I was reminded of that uncomfortable experience from many years ago as soon as we walked into one of the three dining rooms at Brittingham's. There is nothing to soften the cannonball sounds shooting off the bar, although the deafening sounds probably will not keep anyone from frequenting Brittingham's except for old fogeys like us. One downtown restaurateur told me a few years ago, “That noise is a good thing for attracting young people. They are used to that kind of noise from their cell phones and video games, and it makes them think that this is the hip place to be. They flock to places like this, and the noisier, the better. They don't want a quiet dining room, like you do.”
The major redo of Brittingham's is definitely an impressive accomplishment. Co-owner Feinberg, a real estate developer with no previous restaurant experience, told us that a construction crew worked around the clock for six months to effect the renovation. “And to make sure we had a well trained staff,” he said, “we paid 75 salaries for months without a penny coming in.”
According to general manager Tim Killeen, who has many years of experience in gastropubs in the Delaware Valley and Florida, “We have a great staff here. During my two-and-a-half years in Miami, it was a big problem getting good staff people, but around here that's no problem. The work ethic is great … and I was not surprised that we were mobbed at the beginning since we already had so many Facebook fans.”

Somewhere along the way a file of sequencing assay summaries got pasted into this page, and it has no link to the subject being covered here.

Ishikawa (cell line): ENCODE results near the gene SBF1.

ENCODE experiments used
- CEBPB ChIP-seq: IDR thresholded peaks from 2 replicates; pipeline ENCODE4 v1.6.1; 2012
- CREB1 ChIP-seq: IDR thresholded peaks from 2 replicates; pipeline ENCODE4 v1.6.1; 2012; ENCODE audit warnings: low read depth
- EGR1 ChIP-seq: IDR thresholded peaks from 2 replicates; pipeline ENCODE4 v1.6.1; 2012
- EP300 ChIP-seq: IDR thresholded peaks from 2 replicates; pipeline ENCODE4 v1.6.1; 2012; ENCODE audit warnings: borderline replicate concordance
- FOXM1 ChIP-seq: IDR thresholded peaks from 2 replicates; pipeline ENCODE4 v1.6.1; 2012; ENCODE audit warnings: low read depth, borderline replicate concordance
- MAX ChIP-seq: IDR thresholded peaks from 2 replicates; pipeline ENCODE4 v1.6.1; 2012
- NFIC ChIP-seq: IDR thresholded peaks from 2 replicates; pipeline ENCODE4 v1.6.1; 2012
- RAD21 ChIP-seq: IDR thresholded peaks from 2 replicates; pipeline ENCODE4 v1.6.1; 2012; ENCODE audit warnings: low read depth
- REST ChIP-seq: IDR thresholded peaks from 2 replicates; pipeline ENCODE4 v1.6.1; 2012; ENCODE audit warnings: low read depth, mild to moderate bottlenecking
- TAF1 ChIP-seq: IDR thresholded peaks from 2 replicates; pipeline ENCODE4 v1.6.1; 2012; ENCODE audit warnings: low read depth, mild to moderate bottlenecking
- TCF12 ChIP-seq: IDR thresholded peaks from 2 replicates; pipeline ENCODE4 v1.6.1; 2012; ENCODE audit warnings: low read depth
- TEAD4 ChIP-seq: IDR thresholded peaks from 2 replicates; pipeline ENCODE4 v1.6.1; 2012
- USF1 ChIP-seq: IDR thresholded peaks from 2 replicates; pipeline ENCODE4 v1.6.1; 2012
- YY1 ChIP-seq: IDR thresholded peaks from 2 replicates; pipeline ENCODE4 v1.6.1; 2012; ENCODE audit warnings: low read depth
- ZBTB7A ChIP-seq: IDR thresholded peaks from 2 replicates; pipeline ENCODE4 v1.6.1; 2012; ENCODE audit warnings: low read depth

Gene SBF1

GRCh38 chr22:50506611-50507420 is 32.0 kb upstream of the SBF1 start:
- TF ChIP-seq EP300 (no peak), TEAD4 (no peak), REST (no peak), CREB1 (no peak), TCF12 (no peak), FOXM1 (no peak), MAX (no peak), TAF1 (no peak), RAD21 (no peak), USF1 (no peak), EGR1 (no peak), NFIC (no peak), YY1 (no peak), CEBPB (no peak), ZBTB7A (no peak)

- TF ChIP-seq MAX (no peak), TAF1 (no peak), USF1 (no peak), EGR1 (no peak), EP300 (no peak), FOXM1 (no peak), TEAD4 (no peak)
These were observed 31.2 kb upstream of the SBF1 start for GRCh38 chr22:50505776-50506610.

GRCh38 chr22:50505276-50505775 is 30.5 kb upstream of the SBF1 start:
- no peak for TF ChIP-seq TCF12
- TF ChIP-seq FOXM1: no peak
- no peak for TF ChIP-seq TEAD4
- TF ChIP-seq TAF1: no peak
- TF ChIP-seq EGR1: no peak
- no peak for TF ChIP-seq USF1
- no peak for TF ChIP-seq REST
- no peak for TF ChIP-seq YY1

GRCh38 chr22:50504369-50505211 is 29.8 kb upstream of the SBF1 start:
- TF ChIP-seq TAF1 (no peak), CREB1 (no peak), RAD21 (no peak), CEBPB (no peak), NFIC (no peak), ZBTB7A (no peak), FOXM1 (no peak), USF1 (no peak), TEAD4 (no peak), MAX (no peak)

As I mentioned earlier, the food at Brittingham's is as good as it gets at a gastropub. The five “devilish eggs,” were addictive jewels, radiating a toasty perfume with pickled shallots and bacon ($5); sweet and spicy house pickles and green tomatoes in a half-pint jar ($4) and mushrooms quivering on flatbread, an indulgence of earthiness drawing extra depth from truffled herb goat cheese and baby arugula ($12), for example, were all nonpareil and fairly priced.This cheese plate is one of the dishes featured at the all-new Brittingham’s, which reopened Nov. 7 at 640 E. Germantown Pike in Lafayette Hill after an extensive renovation. (Photos by Courtney Apple)[/caption]
A selection of three cheeses, two of which — a goat cheese and a triple-cream — were dreamy, served with tomato jam, red onion marmalade and crostinis. The triple cream was an authentic echo of France, texture as soft as down, a delightful mingling of sweet flavors ($13). There is a huge selection of classic American pub fare — soups and salads, fries and sides, sandwiches and burgers, raw bar items, pub specialties, etc., with nothing higher than $19.
Desserts of fruit crisp with ice cream in a jar ($6) and homemade cookies — chocolate chip, double chocolate and chocolate with macadamia nuts ($6) — that were thick and silky as velour should stay on the menu for a long time. Irish coffee ($7) has great flavor, but it was not served hot, and no sugar was served with it.
As you would expect, there is a huge variety of wines, beers and cocktails available. One cocktail, a seasonal rum punch, was delightful but filled with too much ice and definitely overpriced at $12.50. Our server, Peter, was personable and knowledgeable.
Complimentary valet parking is offered, which is essential because the parking lot is way too small to accommodate all the cars. Our parker, Rob, was a very charming young man, a real asset to Brittingham's.
More information at 610-828-7351 or www.brittinghams.com.